Valley College braces for reduced budget

Many California colleges and universities await an uncertain future as funding takes a significant hit.

By Gabriel Arizon, Editor-in-Chief


In light of the recent California state budget revision, Valley College is preparing for different scenarios if it receives reduced funding in August.


On May 14, Gov. Gavin Newsom revealed that the state had a $54 billion deficit due to the coronavirus pandemic. As a result, Newsom announced a slew of budget cuts to numerous programs and institutions, including community colleges. According to Cal Matters, community colleges will likely have a shortfall of $2 billion in state support. The California Community Colleges system, for instance, is projected to get a $740 million cut.


“We understand California’s difficult fiscal condition resulting from the COVID-19 pandemic, and we will work collaboratively with Gov. Newsom, the Legislature and our campus leaders to get through the crisis,” CCC Chancellor Eloy Ortiz Oakley said in a statement. “We must avoid the types of devastating cuts that turned more than 500,000 students away from our colleges in the Great Recession.”


According to Valley President Barry Gribbons, it is still too early to know how the budget revision will affect the school. He stated that there is a statutory deadline for the state to adopt a budget by June 15, although they will not know what their final budget is until mid-August due to possible revisions. For the next one-two months, the school will be formulating a plan to address any reductions in the final budget.


“We’ll be doing our best to preserve the number of classes and have that be a last resort since our primary mission is instruction,” Gribbons said about possibly cutting classes. “We want to make sure that remains our focus. Access, equity and success will remain our strategic priorities and we’ll be working to preserve them with whatever budget ends up being finalized.”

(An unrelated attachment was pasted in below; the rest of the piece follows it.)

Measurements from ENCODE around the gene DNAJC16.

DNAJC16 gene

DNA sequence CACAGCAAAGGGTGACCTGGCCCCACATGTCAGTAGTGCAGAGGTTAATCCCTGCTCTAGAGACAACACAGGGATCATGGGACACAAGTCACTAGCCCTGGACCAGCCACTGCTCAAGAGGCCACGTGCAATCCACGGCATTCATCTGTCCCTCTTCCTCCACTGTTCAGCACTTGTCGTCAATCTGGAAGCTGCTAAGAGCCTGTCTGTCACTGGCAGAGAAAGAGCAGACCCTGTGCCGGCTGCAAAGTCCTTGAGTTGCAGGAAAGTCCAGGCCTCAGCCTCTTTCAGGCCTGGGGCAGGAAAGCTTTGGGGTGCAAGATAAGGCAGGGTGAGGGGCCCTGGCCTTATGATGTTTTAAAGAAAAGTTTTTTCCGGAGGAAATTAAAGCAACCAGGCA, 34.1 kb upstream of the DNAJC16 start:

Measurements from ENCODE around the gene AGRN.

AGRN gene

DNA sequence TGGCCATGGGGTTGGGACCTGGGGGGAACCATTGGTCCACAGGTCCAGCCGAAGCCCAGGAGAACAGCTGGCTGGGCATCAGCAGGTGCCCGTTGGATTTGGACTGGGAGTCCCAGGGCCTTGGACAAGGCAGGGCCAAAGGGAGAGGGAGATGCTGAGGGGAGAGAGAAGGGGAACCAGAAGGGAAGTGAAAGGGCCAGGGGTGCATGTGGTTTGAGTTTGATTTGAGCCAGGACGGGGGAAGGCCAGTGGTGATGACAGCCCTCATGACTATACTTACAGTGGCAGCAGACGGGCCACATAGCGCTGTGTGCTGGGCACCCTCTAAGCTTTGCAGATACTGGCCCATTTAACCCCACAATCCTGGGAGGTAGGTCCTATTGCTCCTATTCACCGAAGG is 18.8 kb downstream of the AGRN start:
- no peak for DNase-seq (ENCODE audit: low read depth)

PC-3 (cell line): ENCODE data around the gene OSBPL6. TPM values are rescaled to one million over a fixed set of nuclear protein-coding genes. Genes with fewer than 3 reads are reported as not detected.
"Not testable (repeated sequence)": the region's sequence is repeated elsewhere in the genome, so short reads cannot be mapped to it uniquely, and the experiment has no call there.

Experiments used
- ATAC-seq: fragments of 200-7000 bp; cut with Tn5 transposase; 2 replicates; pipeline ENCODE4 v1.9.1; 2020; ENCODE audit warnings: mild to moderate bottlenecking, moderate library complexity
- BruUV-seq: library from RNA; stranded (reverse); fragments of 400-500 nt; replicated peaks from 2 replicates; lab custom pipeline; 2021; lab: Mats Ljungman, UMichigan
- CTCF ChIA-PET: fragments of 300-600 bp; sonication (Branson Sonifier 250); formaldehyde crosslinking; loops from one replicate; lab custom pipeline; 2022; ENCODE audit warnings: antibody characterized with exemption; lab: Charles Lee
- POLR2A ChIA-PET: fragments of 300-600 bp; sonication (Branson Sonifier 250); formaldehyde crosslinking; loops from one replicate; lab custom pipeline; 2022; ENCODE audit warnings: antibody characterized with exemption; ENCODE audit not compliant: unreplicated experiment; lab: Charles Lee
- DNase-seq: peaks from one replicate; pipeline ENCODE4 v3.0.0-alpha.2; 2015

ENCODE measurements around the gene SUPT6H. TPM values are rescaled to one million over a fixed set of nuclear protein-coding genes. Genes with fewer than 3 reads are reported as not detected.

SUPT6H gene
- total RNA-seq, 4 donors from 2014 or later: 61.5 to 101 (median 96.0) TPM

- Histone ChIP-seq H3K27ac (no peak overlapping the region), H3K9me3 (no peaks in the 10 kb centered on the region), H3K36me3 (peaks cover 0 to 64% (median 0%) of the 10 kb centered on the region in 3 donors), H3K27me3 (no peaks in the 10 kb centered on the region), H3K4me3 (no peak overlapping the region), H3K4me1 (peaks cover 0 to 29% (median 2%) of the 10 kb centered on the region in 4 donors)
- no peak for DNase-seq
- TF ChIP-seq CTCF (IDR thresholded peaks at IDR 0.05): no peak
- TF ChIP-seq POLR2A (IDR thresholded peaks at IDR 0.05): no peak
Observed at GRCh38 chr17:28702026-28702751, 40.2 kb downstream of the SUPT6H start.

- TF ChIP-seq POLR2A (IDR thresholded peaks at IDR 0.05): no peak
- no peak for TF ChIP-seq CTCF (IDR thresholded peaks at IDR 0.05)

Gribbons does hope that the reductions will be partially reduced by a federal bailout, but the school will still plan for every scenario.


Other California colleges and universities are expected to undergo significant cuts as well. The University of California system is projected to lose $376 million in funding, and the California State University system will most likely receive a $404 million cut compared to the previous year’s budget, according to the Times of San Diego.


When asked (before Newsom’s revised budget) about enrollment numbers in the fall semester, Gribbons stated there were factors that indicate that it could possibly rise, such as students choosing not to go to four-year universities and enrollment usually rising during an economic downturn.


In a 2018 U.S. Census Bureau report, it was found that total college enrollment rose by three million during the Great Recession, from 2006 to 2011. Two-year colleges saw a 33 percent increase in enrollment during that time, and 29 percent of all students were enrolled in two-year colleges in 2010.


A New York Times article found that many students are reconsidering their college choices due to the pandemic. There is also an expected loss of international students — particularly from Asia — in light of travel restrictions and concerns over studying abroad. In fact, some institutions are projecting $100 million losses in the spring, and several are preparing for a larger hit in the fall.


“Students who are graduating, that are putting off college, I’d say don’t do it,” Mayor Eric Garcetti said. “Please, go to community college, even if most of those offerings may be online this fall, we need you to continue your dreams. Your dreams are bigger than this pandemic.”


This story will be updated when more details follow.


Cassandra Nava and Rumi Shah contributed to this report.


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